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Negative narrative about Penn State starting to change, Franco Harris says
The Morning Call ^ | 1-26-13 | Mark Wogenrich

Posted on 01/26/2013 9:52:14 PM PST by FlJoePa

Franco Harris doesn't believe the NCAA sanctions against Penn State will stand, nor is he convinced that the trials of former Penn State officials will occur. Further, the former Penn State running back said, he sees opinions shifting about his alma mater's role in the Jerry Sandusky scandal.

"The narrative is starting to change," Harris said Friday. "The [grand jury] presentment and the Freeh Report are falling apart. The NCAA [sanctions], that will fall apart. There will be no trials for [Tim] Curley and [Gary] Schultz. There's no case. We're starting to find the truth."

More than 200 turned out Friday in King of Prussia for an event Harris hosted and funded, presenting a defense of Penn State and late football coach Joe Paterno. "Upon Further Review: Penn State One Year Later" offered a critical look at the Sandusky investigation, former FBI Director Louis Freeh's findings and the media's coverage of the entire scandal.

It was the second of three such sessions, and Harris said he hopes to schedule more in the future. The first was held last December in Pittsburgh. Another is scheduled for Saturday night near Washington, D.C.

(Excerpt) Read more at ...

TOPICS: Miscellaneous; Sports
KEYWORDS: factfreeh; joe; ncaa; pennstate; psu
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To: MarMema
It will take a strong stomach but it is well worth reading. The state senator who wrote the book left the state senate and politics and thought he might be murdered for revealing the details. Thankfully, he was not murdered and, today, in his mid-'70s, he is a major lawyer in Lincoln, Nebraska.

How are those goats?

The book can be obtained through Amazon for about $17.

May God continue to bless you and yours!

41 posted on 01/29/2013 3:08:40 PM PST by BlackElk (Dean of Discipline, Tomas de Torquemada Gentlemen's Society. Broil 'em now!!!)
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To: BlackElk

I never wrote that Paterno approved of or encouraged Sandusky’s actions. I did write that I think it is obvious that Paterno knew about the 1998 allegations and investigation against Sandusky. He also knew nothing happened to Sandusky after the later 2002 incident. It does not really matter who was dominant in the decision to keep it quiet. If Paterno knew Sandusky was getting away with repeating behavior that he was already aware of and he did nothing about it, that is shameful. Are you saying that he should have deferred to whatever Spanier said even though he knew that Sandusky was probably getting away with molesting little boys? Are you saying Joe Paterno was rightly more worried about his job than he was about doing the right thing and stopping Sandusky? I do not believe Paterno had to be forced into anything. I think Paterno was agreeable to keeping the Sandusky thing quiet to protect the football program and it doesn’t matter much if he or Spanier was the one who suggested that course of action. The point is he knew about the allegations and lack of legal action against Sandusky and took no action. Silence is complicity in a case like this, in my view.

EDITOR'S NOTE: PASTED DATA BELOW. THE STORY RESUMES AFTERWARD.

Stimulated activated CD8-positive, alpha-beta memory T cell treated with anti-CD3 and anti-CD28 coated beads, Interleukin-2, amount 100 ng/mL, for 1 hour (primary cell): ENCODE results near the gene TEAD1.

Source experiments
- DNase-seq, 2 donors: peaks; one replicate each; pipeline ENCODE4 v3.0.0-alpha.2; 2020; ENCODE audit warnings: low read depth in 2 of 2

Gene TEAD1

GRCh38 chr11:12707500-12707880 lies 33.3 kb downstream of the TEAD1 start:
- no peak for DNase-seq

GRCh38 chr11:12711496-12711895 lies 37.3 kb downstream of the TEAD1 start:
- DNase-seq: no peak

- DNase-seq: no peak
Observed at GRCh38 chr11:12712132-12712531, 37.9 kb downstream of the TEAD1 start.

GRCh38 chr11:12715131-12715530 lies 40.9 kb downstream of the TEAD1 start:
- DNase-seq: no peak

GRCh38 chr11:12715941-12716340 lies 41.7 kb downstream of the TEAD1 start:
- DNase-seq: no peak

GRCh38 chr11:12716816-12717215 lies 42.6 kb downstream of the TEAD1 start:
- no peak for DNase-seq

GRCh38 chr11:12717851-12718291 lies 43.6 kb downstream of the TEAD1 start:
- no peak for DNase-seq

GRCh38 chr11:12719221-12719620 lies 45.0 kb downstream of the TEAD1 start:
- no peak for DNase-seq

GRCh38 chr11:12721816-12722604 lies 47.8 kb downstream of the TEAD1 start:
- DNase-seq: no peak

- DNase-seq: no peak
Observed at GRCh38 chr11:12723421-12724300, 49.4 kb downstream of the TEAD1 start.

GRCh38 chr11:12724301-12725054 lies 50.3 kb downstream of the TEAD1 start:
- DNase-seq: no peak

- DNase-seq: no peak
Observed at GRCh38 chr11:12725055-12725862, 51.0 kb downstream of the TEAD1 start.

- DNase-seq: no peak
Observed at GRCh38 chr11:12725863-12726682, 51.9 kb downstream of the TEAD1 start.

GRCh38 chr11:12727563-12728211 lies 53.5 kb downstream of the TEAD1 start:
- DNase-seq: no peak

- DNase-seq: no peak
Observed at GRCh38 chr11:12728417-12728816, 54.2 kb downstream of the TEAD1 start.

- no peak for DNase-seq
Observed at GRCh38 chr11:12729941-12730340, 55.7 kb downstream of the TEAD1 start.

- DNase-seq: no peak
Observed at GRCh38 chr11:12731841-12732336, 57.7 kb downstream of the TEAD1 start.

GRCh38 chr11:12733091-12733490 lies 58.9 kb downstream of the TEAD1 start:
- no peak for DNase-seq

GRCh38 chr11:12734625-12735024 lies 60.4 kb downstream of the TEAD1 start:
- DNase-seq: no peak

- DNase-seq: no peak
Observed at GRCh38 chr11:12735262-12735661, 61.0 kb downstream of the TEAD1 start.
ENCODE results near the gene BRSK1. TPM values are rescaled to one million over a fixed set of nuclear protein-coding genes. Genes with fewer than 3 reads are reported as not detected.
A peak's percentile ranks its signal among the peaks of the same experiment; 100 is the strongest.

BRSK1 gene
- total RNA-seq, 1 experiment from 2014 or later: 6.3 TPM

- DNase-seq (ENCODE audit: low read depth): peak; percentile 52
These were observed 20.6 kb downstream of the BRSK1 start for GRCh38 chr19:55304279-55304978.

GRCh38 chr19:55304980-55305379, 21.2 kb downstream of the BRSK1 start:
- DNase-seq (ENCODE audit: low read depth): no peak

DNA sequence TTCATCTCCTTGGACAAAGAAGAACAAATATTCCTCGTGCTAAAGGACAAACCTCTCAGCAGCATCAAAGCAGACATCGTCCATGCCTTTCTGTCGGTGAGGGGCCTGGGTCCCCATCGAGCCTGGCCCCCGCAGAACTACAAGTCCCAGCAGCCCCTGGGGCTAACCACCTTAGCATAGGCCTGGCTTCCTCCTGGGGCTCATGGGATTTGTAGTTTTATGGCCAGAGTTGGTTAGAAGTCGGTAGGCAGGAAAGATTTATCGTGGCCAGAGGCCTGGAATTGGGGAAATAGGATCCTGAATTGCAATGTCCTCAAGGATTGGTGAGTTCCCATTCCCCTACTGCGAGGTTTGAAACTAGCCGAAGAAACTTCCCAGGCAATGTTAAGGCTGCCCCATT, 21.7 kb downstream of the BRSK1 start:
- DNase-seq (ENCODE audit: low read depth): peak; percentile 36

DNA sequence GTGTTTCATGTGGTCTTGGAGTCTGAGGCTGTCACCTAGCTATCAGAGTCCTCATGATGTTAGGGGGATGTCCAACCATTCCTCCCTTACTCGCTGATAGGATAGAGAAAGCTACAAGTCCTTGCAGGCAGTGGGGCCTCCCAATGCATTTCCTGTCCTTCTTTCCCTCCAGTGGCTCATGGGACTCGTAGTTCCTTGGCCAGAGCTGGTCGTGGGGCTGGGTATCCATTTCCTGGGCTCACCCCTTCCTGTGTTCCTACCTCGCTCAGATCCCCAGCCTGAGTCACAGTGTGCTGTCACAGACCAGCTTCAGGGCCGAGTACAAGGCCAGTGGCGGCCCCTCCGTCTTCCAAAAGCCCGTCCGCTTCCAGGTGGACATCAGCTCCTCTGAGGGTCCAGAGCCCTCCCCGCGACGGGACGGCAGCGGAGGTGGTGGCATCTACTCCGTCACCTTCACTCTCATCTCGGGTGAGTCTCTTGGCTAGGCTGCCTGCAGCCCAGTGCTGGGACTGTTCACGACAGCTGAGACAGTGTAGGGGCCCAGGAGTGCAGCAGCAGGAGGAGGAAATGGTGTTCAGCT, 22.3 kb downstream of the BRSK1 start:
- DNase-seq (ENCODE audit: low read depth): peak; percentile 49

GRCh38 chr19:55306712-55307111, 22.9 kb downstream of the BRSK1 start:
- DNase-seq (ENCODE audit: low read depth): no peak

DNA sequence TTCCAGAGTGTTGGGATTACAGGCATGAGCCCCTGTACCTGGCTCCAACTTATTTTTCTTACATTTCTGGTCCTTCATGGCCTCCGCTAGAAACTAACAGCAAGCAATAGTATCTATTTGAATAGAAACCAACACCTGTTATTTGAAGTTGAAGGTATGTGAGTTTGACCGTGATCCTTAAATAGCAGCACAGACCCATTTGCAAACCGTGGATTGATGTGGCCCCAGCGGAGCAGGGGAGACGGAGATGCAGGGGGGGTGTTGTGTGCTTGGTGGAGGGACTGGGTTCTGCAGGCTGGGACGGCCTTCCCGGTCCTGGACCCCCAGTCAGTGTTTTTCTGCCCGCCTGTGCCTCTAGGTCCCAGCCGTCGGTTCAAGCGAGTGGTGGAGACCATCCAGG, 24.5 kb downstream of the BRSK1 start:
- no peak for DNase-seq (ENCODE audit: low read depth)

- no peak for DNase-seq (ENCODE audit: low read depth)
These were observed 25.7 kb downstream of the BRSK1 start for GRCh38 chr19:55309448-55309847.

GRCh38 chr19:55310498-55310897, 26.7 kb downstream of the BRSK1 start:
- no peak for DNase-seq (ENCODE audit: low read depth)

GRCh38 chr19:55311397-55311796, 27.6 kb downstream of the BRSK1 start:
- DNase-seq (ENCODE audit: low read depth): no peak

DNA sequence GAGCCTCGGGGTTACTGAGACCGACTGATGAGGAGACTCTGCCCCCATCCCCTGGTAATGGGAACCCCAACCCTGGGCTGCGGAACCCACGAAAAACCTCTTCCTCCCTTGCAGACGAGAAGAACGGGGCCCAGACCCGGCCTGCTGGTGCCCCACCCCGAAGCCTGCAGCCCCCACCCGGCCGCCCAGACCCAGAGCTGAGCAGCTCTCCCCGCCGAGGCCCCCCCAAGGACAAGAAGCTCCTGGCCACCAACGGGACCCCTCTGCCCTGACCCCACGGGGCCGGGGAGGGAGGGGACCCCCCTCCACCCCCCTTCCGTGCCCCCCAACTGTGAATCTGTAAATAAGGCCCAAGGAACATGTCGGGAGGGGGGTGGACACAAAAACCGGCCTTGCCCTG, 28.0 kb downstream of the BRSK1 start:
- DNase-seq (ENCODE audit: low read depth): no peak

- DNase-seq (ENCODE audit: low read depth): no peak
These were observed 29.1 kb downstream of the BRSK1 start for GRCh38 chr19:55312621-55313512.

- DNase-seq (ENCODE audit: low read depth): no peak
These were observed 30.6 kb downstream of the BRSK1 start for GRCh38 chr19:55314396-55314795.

BTW, Wikipedia says the Franklin Child Prostitution Ring allegations were “a cleverly crafted hoax”. DeCamp is mentioned in their article on it. To quote the article, “After investigation, the Douglas County, Nebraska Grand Jury determined the abuse allegations were baseless”.

42 posted on 01/29/2013 11:50:58 PM PST by jospehm20
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To: jospehm20
We are going to agree to disagree on Joe Paterno. If I feel up to detailed response in the day time (it is now 2:22 AM) I may reply one more time. Basically, you have no actual evidence and just a bunch of unsubstantiated suspicions. You are not at all concerned about Michael McQueary or Curley or Schultz or the lavender-loving ringleader of the PSU pro-pervert circus. In fact, you say that "it does not really matter who was dominant in the decision to keep it quiet." Fee, Fie, Fo, Fum, I smell a planted axiom or twelve. You sound like Hillary on Benghazi except that she actually knows what she is talking about and lies as usual. You are playing Captain Ahab and imagine that the dead Joe Paterno is starring as Moby Dick. Careful! Moby Dick sank the Pequod and Captain Ahab with it and lived to frolic in the Atlantic Ocean thereafter.

A short list of things that seem not to concern you at all include: the role of perv coddler and PSU president Graham Spanier, the role of Curley, the role of Schultz, whether the disappearance and presumed murder of Ray Gricar had anything to do with the pervert rape culture of Gerry Sandusky, whether any university trustees or political big shots were involved and, if so, whom and how? I get that you are outraged at the kiddie rapes. I don't get why the late Joe Paterno is the single target of your undeviating wrath when it should seem that many others were more responsible (assuming that Paterno failed, in any way, in his ACTUAL responsibilities, which are not to substitute his guesswork as a football coach for actual law enforcement, and not to pass McQueary's non-credible gossip along as Gospel fact. Paterno witnessed absolutely NOTHING. But, hey, what does that matter? Some folks are out there with pitchforks and torches and a blood lust that just MUST be satisfied against the dead celebrity. If Paterno's now dead scalp can be taken, by GOD, those tabloid readers will join the mob. What good is it to fix blame on the likes of Spanier and Curley and Schultz and any other co-conspirators that NOBODY has ever herd of? The only justification to go after them is IF they wre guilty in any way leading to Sandusky's criminal perversions. That doesn't satisfy the Ooompah Band, though, does it?